I was of the impression that Bendis wanted the Hawkeye death to be temporary, but multiple clusterschmozz crossovers at Marvel extended his hiatus until House of M… This feels different. For one thing, they made this death at least palatable, with Steve at his lowest point, and a cadre of some of his most dangerous foes working against him. It would almost have to be the Red Skull who finally pulled the trigger on Cap, at least from a storyline perspective.

  14. March 8, 2007 at 3:25 pm — Reply

    Hawkeye has been described as the ‘Kenny’ of the Marvel continuity…every chance they get, they’ll think of an even more humiliating Death, followed by resurresction…

  15. Brother129
    March 8, 2007 at 3:58 pm — Reply

    First…I don’t believe Steve Rogers is dead. But it could be that I am in denial. Plus how come no one has brought up the Punisher holding Cap’s mask at the end of Civil War? Bucky would be the logical next Captain America but Marvel isn’t operating “logically”. Plus what the hell are Marvel’s plans for Nick Fury. He’s got to be the most used character that you haven’t seen since that “Secret War” crap.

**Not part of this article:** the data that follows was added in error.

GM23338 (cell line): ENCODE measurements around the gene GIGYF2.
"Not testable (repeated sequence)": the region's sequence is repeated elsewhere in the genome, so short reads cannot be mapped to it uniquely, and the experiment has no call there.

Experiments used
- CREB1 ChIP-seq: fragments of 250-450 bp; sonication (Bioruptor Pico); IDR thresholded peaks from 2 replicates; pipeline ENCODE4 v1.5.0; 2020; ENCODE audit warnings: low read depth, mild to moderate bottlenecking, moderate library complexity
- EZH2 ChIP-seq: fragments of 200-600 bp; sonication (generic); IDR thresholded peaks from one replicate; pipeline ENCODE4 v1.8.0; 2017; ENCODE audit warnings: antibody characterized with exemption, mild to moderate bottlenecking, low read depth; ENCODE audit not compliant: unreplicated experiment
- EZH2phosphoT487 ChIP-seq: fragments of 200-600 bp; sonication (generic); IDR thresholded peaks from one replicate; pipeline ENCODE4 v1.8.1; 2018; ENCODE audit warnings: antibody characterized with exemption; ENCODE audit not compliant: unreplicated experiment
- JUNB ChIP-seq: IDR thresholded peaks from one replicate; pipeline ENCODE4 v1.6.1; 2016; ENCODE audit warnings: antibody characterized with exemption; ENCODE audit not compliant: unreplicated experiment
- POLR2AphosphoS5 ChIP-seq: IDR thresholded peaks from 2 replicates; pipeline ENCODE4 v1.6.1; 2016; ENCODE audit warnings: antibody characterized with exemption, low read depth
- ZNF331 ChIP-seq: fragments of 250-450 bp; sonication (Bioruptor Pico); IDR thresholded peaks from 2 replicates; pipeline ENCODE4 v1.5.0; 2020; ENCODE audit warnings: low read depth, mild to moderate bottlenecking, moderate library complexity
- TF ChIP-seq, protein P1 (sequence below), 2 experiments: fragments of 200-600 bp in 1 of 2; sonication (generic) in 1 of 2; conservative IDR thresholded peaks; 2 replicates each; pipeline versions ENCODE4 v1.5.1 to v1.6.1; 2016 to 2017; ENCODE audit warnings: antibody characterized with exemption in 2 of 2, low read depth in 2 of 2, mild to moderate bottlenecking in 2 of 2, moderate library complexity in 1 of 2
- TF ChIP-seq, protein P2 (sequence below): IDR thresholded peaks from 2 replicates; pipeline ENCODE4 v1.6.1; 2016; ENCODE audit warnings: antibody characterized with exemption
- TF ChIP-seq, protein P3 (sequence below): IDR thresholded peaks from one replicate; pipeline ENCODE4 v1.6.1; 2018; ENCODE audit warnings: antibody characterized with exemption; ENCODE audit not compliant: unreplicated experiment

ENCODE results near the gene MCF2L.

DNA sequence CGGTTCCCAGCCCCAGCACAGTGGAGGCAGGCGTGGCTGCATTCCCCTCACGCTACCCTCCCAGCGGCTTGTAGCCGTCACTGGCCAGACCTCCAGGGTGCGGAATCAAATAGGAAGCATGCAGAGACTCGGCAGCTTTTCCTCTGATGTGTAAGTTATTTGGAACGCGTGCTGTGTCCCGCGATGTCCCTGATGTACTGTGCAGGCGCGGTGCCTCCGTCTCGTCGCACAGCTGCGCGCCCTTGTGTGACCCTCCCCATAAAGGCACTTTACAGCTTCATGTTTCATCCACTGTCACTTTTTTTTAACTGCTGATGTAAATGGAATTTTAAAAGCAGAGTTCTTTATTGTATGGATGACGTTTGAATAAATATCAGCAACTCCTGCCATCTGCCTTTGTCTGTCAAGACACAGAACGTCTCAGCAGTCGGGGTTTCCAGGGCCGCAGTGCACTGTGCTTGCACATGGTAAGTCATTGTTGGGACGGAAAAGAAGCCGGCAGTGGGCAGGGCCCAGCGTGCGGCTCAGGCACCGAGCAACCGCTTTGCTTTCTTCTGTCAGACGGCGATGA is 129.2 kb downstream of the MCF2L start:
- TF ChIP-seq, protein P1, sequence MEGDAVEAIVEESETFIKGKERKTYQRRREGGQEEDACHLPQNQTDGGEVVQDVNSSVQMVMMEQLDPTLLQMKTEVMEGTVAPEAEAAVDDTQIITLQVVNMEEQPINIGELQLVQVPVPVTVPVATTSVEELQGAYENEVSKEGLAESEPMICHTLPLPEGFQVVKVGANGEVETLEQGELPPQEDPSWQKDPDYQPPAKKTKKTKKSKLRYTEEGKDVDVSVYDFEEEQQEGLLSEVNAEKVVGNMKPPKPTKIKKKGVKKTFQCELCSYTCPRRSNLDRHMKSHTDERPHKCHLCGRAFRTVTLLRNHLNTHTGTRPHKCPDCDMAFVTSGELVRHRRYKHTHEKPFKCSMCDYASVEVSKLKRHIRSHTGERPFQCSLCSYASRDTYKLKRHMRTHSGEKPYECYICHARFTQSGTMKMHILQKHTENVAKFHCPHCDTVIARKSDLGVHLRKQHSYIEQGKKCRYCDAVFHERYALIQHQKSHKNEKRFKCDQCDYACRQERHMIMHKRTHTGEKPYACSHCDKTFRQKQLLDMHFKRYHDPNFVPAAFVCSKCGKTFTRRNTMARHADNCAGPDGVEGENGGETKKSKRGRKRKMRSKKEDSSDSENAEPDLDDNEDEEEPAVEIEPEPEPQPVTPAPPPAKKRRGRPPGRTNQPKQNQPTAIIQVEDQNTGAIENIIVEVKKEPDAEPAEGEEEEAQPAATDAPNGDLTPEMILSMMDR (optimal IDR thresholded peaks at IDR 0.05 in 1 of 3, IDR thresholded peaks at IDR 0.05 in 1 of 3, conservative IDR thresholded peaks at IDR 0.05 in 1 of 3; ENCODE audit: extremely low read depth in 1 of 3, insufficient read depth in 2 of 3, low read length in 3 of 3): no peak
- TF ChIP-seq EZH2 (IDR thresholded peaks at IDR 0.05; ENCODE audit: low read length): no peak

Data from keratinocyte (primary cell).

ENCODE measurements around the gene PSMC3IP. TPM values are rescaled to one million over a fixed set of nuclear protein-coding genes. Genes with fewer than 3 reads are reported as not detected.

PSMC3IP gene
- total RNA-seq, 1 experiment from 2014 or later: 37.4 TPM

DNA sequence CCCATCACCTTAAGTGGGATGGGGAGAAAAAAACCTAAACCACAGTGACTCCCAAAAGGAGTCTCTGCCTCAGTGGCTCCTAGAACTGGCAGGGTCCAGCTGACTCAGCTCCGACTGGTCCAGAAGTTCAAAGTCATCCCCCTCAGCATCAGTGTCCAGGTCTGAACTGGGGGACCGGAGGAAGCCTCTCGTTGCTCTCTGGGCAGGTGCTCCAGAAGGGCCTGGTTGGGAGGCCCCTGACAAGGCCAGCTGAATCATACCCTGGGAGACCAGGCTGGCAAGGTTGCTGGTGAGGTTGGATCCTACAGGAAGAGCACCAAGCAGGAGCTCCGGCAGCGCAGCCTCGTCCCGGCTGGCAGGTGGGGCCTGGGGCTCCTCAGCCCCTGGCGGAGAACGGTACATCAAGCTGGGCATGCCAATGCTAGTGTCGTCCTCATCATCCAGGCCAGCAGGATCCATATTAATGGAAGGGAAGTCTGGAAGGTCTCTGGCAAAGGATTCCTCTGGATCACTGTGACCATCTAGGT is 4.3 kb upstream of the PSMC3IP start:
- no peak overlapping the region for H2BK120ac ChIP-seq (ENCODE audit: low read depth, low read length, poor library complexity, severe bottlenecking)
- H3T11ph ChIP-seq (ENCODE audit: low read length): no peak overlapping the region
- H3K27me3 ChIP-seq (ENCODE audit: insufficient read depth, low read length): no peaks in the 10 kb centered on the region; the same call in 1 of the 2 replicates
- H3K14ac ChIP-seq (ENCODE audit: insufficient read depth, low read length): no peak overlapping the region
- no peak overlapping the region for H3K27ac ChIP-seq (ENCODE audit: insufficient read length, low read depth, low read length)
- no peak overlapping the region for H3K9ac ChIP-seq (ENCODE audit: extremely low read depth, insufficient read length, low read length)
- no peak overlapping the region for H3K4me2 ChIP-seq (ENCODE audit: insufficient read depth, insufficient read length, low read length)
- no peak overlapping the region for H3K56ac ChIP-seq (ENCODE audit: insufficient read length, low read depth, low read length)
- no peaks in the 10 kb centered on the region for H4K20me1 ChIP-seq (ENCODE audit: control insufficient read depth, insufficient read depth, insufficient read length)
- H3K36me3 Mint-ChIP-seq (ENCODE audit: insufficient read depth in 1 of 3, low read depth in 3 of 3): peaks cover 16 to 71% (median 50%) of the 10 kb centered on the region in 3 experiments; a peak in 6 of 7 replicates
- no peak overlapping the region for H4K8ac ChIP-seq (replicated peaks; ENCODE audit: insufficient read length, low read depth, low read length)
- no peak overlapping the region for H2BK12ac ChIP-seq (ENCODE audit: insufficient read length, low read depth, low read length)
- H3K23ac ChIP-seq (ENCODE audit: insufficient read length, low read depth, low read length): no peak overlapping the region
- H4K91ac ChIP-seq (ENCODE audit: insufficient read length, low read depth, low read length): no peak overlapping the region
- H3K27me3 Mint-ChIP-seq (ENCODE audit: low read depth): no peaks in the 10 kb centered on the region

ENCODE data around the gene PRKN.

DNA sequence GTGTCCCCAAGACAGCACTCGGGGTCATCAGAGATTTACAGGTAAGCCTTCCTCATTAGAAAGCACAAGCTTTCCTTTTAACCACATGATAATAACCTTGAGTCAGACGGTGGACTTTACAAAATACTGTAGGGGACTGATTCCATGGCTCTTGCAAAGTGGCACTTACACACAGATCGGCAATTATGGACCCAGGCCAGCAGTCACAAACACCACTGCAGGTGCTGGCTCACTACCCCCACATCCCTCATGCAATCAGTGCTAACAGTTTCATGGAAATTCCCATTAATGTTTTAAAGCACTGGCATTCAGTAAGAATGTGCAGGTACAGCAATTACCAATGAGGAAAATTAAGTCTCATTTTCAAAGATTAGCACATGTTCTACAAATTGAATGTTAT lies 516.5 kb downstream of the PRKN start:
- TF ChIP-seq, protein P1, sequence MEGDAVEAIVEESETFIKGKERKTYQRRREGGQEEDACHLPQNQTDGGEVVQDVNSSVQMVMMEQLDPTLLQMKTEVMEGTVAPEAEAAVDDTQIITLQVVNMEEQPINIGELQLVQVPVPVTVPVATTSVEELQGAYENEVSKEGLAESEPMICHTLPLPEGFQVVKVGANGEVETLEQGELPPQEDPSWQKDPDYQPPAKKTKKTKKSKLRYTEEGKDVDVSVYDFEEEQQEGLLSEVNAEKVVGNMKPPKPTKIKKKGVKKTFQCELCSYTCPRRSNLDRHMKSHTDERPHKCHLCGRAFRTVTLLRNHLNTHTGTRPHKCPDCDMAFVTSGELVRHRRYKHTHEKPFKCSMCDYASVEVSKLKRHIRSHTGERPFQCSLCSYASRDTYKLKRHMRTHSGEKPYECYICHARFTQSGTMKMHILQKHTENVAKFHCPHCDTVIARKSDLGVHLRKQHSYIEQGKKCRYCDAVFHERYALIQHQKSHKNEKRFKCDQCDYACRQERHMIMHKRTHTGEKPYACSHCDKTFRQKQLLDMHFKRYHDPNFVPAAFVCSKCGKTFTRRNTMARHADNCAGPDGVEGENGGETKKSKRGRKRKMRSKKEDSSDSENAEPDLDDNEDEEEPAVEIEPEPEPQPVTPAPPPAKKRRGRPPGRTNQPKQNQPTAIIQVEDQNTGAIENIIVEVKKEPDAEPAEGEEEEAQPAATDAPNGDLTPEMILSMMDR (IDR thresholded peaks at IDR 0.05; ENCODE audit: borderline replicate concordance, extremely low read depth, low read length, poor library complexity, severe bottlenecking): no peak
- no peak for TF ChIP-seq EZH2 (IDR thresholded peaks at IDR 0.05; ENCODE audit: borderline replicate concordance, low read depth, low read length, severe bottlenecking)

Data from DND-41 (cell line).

16. March 9, 2007 at 9:54 am — Reply

    Oh, I mentioned Punisher with the mask in the Civil War #7 review. But unless Marvel is going to do the whole “Who will fill the mask?” crap, there’s no way they’re going to undermine their valuable Punisher franchise for more than a month or two.

    I have no way of telling what will come next, and as always, I am taking things “in the moment.” At this moment, I have seen a death. Unlike MOST superhero deaths, I HAVE SEEN THE BODY. I saw an open, unblinking, pretty dead looking eye under a sheet. As of right now, Marvel is treating this as a death, and that’s how I’m gonna look at it.

    What comes next, comes next, and as another legendary bearded fat man was heard to opine, I will spoiler no book… before it’s time. *big swig of booze*

  17. Brother129
    March 10, 2007 at 3:48 pm — Reply

    Three Words: LIFE. MODEL. DECOY.

  18. March 11, 2007 at 6:30 pm — Reply

    LMD’s have seldom shown the ability to bleed…

  19. Jeff D
    March 13, 2007 at 9:48 pm — Reply